Rain Dance

By: Jane Dahle, Alexa Ferdig and Rob Caesar

Sunday May 8. 2011 Westminster College had the great honor of attending the yearly parade hosted by Kalasin to call upon the rain gods to bless their villages for water during the farming season. This was an incredible event to experience from two different standpoints that include the farmers and the royal family. Janie had the honor of playing the role of one of the four princesses while Alexa joined the majority of our May Term group in performing a traditional Thai dance while playing the role of a farmer.  Both are of great importance in properly praying for rain and fertile lands for the amazing people of Kalasin. Describing this experience is hard to do but we will do our best to express the incredible atmosphere and significance of this parade to local people.

I, Janie, took part in the parade by being a princess. This included a King, Queen, and four Princesses. I was lucky enough to be allowed by the Thai people to play an important role in the parade. I will admit I did not have any expectations for this parade and did not understand the extent of its meaning to the locals. After a welcoming lunch and many thanks for our participation in this event by the local school district the royal family made our way down to the make up artists and designers that awaited our arrival. Immediately we were swarmed with pounds of make up, eye lashes, beautiful handmade outfits, and drenched in jewelry head to toe. This was a traditional Thai royalty outfit that was considered to be very regal and elegant. Our group laughed as the little children took pictures and called me Barbie. After three and a half hours of being made up to our royal status we were sent to be loaded on our extravagant pink flowered float. Royalty is very important to the Thai villagers because they are responsible for calling upon the rain gods. During the parade we smiled and waived for about two hours at every villager we passed. We brought many smiles to their faces and they did to ours. There were hundreds of villagers crowding the streets as we passed in celebration of our presence and prayers for the rain. At the end we took many photographs with the local people and again were thanked to the greatest extent for our participation. It was very apparent that this event is part of their culture and brings much happiness to those involved.  It is hard to express the villager’s acceptance of our participation and how that directly affects our positive experience in the Parade and in Thailand.

I, Alexa, was able to partake in the parade as a farmer.  The famers play a very important role in the parade as well as the royal family. Even though they are both significant figures in asking for rain, the farmers and the royal family have different roles. Like Janie said, the royal family gets pampered and treated like royalty, while the farmers were given blue attire to wear and no shade. The attire consists of blue denim tops and bottoms, and of course the traditional farmer hat. While the royal family took a few hours to get made up to the fullest extent, the farmers put on their outfits and were able to relax for a bit. We arrived at the parade and were able to enjoy the view of many Thai families and citizens from all over the area along side the roads; many were celebrating even before the parade began. We were placed behind a pickup truck with flowers and a monks sitting in the bed; behind us were big speakers screaming traditional Thai music throughout the streets. During the parade we were expected to get in two lines and perform the traditional Thai dance; well this lasted about two minutes and then we broke out into our own American style of what we consider dancing; which turned out to be a big crowd pleaser. This was the first year that this was actually accepted, in the past this behavior was shut down. I believe that this exception was made because we were able to let go and free style allowing the Thai people around us to open up and have an enjoyable celebration along with us. I felt powerful connection with the Thai people and they taught me so much just by dancing with them.  I was able to get a sense of their culture and lifestyles they lived, as well as seeing their open and loving hearts they have for people of all cultures. I believe that no matter where you were in the parade, even though royalty was looked at as the best, the farmers had a great time and we were able to connect with the people around us on a different level to create a celebratory atmosphere.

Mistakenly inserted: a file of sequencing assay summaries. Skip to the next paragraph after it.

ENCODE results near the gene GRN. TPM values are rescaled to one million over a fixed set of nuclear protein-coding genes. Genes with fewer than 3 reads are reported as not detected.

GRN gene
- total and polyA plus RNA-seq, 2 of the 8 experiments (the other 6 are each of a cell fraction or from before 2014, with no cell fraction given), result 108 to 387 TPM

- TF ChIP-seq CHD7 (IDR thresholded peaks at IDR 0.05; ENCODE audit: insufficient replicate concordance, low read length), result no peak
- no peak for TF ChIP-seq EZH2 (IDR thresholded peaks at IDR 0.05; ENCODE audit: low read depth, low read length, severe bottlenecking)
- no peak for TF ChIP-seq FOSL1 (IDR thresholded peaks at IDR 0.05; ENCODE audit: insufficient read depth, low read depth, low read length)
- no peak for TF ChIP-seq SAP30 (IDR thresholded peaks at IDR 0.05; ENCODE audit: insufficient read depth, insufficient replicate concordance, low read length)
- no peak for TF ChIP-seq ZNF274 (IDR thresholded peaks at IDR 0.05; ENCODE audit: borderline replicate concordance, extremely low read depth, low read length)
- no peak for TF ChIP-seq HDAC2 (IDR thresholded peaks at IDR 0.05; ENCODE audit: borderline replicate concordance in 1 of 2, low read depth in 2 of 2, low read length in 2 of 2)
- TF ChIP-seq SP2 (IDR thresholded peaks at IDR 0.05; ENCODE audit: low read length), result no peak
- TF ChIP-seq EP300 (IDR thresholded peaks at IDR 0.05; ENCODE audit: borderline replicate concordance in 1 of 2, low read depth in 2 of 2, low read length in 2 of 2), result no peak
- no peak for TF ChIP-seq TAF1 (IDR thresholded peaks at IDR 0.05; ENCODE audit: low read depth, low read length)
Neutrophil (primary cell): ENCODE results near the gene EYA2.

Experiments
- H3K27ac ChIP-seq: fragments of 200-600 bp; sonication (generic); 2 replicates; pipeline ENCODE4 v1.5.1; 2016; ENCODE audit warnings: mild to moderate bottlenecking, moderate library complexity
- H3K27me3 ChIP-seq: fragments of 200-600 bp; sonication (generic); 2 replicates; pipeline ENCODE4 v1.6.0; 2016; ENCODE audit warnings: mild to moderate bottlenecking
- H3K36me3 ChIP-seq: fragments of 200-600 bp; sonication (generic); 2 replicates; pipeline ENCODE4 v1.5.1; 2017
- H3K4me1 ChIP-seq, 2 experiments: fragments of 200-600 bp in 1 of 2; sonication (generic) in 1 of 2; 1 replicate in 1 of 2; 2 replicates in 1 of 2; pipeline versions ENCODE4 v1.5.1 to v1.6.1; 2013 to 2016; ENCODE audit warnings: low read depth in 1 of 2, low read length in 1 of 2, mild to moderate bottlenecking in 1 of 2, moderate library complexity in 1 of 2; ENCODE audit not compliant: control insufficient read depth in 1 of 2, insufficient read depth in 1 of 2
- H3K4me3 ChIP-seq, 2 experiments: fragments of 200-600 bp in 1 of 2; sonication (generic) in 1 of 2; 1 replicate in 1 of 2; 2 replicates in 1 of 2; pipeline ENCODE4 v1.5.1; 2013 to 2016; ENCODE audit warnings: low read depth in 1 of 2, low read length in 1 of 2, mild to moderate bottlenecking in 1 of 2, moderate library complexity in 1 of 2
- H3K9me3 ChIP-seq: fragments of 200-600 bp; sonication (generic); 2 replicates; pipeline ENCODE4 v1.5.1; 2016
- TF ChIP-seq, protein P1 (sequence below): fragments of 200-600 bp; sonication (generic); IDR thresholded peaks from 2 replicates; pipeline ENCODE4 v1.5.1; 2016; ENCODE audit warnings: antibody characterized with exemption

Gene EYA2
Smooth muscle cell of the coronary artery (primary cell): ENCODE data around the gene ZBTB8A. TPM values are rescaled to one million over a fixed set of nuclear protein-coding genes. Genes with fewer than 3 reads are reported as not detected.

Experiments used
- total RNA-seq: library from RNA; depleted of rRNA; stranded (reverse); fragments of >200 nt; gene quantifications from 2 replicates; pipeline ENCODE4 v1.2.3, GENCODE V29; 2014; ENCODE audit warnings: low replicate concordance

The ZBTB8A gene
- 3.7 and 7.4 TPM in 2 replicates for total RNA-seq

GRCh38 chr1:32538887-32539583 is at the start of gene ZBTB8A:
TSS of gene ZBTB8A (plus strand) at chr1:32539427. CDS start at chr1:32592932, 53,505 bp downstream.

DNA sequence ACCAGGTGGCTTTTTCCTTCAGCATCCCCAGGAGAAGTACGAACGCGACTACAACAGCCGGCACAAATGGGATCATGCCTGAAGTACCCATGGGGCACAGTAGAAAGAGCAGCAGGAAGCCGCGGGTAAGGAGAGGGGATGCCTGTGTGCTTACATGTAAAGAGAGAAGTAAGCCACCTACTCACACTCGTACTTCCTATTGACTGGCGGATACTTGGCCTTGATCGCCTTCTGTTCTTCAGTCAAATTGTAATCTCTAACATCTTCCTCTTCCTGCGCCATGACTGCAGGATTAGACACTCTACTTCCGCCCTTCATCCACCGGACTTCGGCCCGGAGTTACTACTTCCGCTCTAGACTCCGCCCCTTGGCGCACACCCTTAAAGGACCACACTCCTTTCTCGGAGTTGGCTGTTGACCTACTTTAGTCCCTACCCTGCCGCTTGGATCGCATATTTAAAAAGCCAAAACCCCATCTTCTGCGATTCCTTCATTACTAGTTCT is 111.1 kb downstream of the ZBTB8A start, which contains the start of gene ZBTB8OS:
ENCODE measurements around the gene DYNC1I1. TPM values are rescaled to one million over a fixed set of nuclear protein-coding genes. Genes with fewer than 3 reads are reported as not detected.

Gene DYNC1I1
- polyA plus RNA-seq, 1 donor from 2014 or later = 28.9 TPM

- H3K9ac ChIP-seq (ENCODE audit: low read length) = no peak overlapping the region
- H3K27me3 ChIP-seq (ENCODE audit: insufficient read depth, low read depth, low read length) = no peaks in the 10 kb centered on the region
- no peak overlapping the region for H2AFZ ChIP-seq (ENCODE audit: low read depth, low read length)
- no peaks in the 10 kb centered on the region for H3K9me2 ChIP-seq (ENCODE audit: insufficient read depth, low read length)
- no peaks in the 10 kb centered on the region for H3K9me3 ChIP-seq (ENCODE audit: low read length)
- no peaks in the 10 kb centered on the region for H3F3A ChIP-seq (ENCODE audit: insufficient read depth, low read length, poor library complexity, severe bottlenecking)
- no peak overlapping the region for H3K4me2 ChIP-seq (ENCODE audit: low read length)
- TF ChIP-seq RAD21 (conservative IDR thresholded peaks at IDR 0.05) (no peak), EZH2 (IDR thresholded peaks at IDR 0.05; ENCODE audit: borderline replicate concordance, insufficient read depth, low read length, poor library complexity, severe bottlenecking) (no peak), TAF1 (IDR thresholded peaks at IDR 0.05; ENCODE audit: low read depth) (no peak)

We are so grateful to have this amazing experience in participating in the parade for the rain gods. This parade enabled us from both roles, to connect with the villagers and experience a true and different culture. The atmosphere is hard to capture in a blog but it was a celebration and welcoming of prayers that filled their village with happiness. This was a once in a lifetime opportunity for Alexa and Janie and we are proud to say that the evening after the parade, WE BROUGHT THE RAIN! We hope that the city of Kalasin will be full of rain and fertile lands for all the hard worker farmers that live in the Poophor Village.

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